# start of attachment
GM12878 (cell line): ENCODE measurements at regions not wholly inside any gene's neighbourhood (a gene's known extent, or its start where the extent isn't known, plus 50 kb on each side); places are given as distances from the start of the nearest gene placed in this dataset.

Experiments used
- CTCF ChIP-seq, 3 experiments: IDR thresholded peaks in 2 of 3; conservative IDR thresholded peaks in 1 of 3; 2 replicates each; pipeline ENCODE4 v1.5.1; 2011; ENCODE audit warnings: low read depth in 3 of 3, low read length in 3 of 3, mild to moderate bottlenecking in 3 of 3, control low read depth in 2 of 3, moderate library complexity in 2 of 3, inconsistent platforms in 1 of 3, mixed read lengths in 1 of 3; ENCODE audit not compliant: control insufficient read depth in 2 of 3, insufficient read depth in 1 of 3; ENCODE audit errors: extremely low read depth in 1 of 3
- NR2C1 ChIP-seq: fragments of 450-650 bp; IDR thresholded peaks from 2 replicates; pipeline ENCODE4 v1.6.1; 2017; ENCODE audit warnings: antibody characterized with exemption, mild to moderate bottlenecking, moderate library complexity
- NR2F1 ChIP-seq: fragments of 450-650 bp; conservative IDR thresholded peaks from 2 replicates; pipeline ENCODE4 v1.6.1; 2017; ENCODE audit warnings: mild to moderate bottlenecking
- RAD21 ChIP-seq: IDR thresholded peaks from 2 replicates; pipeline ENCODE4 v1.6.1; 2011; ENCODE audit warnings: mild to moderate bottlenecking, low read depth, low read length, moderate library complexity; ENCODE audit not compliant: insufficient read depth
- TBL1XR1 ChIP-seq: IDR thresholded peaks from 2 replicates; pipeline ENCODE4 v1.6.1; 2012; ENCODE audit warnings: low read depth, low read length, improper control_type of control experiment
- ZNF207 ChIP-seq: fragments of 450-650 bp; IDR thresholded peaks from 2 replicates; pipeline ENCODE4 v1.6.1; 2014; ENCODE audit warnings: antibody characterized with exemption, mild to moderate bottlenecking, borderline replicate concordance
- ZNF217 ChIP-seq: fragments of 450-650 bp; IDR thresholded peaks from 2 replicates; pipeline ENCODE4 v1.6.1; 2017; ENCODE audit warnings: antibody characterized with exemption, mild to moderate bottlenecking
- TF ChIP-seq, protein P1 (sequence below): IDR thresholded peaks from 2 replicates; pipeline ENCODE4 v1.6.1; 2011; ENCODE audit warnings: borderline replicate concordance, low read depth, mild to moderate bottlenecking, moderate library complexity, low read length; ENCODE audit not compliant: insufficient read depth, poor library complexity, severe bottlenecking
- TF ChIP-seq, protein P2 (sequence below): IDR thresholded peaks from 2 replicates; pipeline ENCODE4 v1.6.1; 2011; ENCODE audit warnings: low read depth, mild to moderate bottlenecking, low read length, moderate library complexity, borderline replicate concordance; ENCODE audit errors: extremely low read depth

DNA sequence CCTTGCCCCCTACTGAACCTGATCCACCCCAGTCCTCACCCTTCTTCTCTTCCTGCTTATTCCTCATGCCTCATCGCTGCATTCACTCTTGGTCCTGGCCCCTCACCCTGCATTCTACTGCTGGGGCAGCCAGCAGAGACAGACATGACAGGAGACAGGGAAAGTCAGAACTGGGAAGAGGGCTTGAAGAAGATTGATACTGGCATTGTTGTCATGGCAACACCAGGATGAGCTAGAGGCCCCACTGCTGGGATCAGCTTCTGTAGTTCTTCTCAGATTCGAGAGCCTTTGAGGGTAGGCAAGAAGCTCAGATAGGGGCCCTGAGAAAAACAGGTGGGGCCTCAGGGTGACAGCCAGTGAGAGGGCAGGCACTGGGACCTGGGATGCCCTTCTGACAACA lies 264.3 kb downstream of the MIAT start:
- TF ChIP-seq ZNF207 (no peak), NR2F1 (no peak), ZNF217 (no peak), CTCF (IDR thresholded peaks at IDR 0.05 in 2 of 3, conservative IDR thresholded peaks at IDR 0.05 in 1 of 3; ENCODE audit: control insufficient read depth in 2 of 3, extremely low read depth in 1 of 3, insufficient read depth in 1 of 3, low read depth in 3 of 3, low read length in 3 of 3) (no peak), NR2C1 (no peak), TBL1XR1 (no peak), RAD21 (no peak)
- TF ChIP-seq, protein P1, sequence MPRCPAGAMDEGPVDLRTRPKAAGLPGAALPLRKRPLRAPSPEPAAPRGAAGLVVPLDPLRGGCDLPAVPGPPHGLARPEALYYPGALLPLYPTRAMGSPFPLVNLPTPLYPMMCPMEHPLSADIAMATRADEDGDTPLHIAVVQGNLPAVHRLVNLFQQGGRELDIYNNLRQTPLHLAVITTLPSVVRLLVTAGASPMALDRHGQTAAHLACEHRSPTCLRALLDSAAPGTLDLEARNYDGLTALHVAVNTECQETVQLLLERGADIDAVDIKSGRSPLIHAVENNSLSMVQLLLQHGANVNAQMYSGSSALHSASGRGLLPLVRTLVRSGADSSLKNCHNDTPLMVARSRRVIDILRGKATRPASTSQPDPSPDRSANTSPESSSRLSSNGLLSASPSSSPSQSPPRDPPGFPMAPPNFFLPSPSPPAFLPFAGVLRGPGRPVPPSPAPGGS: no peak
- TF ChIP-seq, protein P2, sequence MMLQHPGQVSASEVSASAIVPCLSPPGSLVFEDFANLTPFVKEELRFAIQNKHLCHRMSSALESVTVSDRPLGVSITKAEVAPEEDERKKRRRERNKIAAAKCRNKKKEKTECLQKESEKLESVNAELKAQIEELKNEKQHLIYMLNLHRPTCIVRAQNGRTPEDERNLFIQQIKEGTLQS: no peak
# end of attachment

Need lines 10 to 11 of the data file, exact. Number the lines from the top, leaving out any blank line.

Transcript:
- TF ChIP-seq, protein P1 (sequence below): IDR thresholded peaks from 2 replicates; pipeline ENCODE4 v1.6.1; 2011; ENCODE audit warnings: borderline replicate concordance, low read depth, mild to moderate bottlenecking, moderate library complexity, low read length; ENCODE audit not compliant: insufficient read depth, poor library complexity, severe bottlenecking
- TF ChIP-seq, protein P2 (sequence below): IDR thresholded peaks from 2 replicates; pipeline ENCODE4 v1.6.1; 2011; ENCODE audit warnings: low read depth, mild to moderate bottlenecking, low read length, moderate library complexity, borderline replicate concordance; ENCODE audit errors: extremely low read depth